Shockingly, cervical screening rates are at their lowest for two decades. Only 72% of women aged 25 to 64 are actually having the test in the recommended time frame, down from 75.4% in 2012. What are the risks of missing a smear test, why are women missing them and what can be done to improve uptake rates?
Around 220,000 women are diagnosed with cervical abnormalities each year and of those, 3,000 women in the UK are told they have cervical cancer. In 2016, 854 deaths from cervical cancer in England were recorded.
Regular cervical screening to detect abnormal cells on the entrance to the womb could reduce this number.
A smear test is something that many women fear, thinking that it is embarrassing, invasive, uncomfortable and painful. However, smear tests prevent 75% of cervical cancers.
It is a very straightforward procedure that lasts around five minutes, and it could potentially be a life saver as it is meant to prevent you from developing invasive cervical cancer.
In the UK, women, and trans men who still have a cervix, between the age of 25 and 49 years old are invited for cervical screening every three years. Those aged 50 to 64 years old are invited every five years. If you’re over 65 years old, you will only be invited for cervical screening if they have had an abnormal test result from a recent smear test.
A recent study by Jo’s Cervical Cancer Trust found that body hang-ups were one of the main reasons for women missing their smear tests.
One in three (35%) said that being embarrassed about their body was one of the main reasons for not attending their appointment.
Others just don’t see it as a priority, with 16% saying they wouldn’t miss the gym to attend and 14% would rather miss a smear than a waxing appointment.
In 2008 and 2009, the number of women undergoing the screening increased by 400,000 during Jade Goody’s high-profile battle with cancer. Since then, numbers have continued to fall.
Raising awareness and educating women about the importance and ease of having a smear test is essential to reducing these numbers.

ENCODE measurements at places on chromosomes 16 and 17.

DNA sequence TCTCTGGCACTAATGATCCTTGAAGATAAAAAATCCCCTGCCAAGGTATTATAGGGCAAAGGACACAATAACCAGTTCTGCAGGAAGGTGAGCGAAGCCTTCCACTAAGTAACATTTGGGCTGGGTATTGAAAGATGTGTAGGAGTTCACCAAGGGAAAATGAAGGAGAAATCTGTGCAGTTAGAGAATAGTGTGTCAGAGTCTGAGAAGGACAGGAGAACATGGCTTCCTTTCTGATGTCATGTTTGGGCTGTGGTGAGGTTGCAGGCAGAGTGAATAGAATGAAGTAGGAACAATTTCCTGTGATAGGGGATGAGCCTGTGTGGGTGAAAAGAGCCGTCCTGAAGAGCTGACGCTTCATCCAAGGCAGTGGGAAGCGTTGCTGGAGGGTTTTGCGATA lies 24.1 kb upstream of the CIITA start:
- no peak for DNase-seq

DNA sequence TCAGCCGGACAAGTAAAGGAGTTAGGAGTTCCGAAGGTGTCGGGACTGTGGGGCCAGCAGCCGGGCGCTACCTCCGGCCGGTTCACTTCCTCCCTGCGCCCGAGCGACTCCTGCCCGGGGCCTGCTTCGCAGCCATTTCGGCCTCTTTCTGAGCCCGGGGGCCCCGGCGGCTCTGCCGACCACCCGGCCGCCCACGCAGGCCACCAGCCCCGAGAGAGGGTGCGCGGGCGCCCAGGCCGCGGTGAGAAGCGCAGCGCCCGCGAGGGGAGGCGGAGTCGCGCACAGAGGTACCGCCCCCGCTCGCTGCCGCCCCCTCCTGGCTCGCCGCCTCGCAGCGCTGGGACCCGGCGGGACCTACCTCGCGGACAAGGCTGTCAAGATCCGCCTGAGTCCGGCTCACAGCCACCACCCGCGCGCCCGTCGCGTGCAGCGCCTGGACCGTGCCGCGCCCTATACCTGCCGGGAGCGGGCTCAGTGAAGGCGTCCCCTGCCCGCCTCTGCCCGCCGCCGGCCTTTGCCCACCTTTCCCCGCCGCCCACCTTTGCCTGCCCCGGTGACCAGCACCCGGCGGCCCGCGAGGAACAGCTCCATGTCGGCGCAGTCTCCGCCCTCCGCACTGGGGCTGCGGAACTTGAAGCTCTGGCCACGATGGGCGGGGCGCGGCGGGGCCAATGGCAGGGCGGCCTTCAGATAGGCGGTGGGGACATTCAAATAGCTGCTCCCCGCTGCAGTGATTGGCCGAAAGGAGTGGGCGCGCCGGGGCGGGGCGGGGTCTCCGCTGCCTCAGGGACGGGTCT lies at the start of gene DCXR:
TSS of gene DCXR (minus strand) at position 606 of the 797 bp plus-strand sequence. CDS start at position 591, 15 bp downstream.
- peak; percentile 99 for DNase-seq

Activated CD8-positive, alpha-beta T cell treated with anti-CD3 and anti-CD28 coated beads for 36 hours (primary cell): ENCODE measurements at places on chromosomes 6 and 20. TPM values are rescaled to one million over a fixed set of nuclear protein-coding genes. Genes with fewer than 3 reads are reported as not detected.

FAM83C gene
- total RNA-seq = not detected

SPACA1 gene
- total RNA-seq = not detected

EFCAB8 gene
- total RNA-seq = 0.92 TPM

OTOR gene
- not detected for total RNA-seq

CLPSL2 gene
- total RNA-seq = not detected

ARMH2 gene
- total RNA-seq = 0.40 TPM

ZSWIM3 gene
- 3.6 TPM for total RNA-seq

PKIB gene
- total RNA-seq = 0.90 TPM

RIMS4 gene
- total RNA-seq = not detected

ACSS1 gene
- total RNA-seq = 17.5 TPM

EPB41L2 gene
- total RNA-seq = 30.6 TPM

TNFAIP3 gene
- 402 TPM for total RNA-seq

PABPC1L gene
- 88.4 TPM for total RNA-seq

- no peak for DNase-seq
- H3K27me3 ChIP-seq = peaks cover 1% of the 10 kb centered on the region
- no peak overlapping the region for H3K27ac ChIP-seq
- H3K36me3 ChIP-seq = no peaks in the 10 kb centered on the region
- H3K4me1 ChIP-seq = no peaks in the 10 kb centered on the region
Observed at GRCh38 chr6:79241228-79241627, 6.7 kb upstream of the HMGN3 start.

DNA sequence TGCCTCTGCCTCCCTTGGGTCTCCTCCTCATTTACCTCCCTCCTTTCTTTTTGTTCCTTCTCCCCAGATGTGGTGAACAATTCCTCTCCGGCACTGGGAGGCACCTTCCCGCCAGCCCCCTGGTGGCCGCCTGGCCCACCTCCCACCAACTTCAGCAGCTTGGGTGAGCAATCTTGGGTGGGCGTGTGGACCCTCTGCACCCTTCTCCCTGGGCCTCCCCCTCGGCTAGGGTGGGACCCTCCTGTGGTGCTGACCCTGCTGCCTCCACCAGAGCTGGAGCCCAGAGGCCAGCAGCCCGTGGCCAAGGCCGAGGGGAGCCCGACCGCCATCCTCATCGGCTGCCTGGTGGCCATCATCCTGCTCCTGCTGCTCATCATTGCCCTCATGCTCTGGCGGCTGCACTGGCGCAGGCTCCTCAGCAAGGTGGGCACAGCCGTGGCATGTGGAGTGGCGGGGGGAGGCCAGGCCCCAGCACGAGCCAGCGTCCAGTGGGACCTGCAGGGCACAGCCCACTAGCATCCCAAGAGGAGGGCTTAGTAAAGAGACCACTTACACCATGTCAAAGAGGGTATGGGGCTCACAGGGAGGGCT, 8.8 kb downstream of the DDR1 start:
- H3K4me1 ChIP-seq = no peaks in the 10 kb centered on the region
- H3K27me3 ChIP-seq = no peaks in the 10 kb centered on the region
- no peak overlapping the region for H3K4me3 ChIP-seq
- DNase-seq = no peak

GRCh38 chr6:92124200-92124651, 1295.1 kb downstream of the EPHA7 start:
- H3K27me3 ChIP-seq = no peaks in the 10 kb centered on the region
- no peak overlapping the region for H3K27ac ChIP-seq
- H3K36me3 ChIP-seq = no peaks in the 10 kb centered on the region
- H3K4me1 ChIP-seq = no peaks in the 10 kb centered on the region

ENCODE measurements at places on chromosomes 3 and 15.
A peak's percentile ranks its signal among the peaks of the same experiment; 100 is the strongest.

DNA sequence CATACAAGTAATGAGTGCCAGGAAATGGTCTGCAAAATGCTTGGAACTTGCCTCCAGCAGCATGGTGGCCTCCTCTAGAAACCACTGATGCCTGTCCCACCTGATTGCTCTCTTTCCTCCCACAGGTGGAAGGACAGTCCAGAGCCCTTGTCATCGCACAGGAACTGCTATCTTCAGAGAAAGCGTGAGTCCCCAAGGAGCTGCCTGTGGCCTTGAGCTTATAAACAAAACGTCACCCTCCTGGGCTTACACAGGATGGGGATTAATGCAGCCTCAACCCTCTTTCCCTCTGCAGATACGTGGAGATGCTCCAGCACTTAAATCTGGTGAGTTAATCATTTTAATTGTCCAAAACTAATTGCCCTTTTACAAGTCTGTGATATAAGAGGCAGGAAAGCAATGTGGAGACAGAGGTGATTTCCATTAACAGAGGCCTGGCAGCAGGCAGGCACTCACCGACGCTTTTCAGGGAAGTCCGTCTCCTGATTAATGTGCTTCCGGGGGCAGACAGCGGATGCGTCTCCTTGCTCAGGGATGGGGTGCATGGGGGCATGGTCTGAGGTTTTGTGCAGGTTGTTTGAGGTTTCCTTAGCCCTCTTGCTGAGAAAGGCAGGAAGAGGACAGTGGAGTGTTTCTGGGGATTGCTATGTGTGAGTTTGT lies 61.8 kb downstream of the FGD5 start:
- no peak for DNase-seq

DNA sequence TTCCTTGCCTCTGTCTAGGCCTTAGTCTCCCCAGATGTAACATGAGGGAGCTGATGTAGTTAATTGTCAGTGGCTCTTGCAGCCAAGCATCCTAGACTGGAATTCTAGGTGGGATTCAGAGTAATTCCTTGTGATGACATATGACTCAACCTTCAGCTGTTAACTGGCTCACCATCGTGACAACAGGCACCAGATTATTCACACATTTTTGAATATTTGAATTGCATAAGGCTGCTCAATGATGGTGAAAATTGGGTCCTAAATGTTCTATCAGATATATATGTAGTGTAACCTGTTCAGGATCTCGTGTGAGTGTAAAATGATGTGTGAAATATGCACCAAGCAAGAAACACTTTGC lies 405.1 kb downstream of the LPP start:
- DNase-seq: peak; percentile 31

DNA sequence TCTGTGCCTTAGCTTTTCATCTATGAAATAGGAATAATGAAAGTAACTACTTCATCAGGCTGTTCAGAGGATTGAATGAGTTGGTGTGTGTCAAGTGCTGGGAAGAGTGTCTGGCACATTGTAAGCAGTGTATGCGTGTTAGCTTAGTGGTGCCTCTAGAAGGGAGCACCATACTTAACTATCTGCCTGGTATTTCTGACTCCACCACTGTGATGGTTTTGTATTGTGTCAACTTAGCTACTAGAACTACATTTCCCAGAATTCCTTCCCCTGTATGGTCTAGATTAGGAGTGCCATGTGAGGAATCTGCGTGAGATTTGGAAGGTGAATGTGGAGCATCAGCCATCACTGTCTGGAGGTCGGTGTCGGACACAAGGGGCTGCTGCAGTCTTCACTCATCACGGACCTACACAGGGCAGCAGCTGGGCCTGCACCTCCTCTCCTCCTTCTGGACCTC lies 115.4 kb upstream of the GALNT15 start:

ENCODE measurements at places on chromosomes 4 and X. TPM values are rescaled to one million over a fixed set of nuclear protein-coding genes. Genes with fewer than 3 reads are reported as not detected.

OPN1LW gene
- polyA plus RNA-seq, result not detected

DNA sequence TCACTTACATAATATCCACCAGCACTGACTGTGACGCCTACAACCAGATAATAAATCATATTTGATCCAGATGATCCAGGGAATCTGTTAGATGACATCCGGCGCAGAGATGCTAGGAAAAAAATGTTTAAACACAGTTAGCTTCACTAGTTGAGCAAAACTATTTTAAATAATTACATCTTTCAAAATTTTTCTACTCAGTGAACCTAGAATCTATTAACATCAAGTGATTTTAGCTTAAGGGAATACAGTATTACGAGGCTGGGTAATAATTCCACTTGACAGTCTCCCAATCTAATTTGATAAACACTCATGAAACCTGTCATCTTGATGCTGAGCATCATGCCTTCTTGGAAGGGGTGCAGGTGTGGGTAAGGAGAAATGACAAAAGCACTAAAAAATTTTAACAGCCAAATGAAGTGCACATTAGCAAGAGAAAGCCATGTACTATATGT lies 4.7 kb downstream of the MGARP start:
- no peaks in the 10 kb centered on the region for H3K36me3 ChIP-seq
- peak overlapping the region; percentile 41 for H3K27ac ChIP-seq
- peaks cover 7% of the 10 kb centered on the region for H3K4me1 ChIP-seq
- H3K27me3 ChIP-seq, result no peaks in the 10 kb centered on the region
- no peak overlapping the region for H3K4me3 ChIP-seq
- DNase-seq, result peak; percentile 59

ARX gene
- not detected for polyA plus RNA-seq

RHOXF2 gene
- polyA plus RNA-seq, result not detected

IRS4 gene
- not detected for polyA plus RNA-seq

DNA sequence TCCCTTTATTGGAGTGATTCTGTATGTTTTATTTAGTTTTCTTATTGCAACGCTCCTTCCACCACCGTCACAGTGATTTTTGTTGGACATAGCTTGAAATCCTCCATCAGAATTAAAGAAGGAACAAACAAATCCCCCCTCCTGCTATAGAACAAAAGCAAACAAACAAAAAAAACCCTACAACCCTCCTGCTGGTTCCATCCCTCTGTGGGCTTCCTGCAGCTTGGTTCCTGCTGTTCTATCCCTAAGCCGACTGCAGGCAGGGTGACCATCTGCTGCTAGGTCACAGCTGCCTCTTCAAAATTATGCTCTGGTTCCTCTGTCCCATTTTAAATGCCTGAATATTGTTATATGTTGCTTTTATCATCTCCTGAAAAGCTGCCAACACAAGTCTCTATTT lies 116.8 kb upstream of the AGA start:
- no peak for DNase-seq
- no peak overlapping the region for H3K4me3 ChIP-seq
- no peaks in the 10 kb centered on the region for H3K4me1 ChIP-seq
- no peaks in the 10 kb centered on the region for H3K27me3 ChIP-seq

Michelle Keegan recently took to her Instagram page to share her experience of having a smear test and to urge women to attend their routine tests
She admitted that she was “really apprehensive” and “too busy” and was worried about it being “bloody embarrassing”. Yet, in her video, she shared just how simple and straightforward it is, reassuring her followers that it was not painful and took just a couple of minutes.
More open conversations from high-profile personalities could be the key to getting young people to book their appointments.
The survey by Jo’s Cervical Cancer Trust also found accessibility of appointment an issue. Over a quarter of women surveyed said it’s too hard to make an appointment and 30% of those who had never had a smear said they didn’t know where to get the test.
North West London, which has some of the lowest rates of cervical cancer screening (less than 60%) is offering evening and weekend screenings to make it more convenient for women to attend.
Drop in surgeries run by GPs, on-the-spot tests, phone clinics and engagement with the community could all help improve screening rates in the UK.
Ultimately, it’s about educating the public about the simplicity of the procedure and alleviating their concerns. Attending you smear test appointment is the best way for you to keep a check on the health of your cervix. While changing attitudes and making appointments more accessible could hold the key to reducing fatalities from cervical cancer.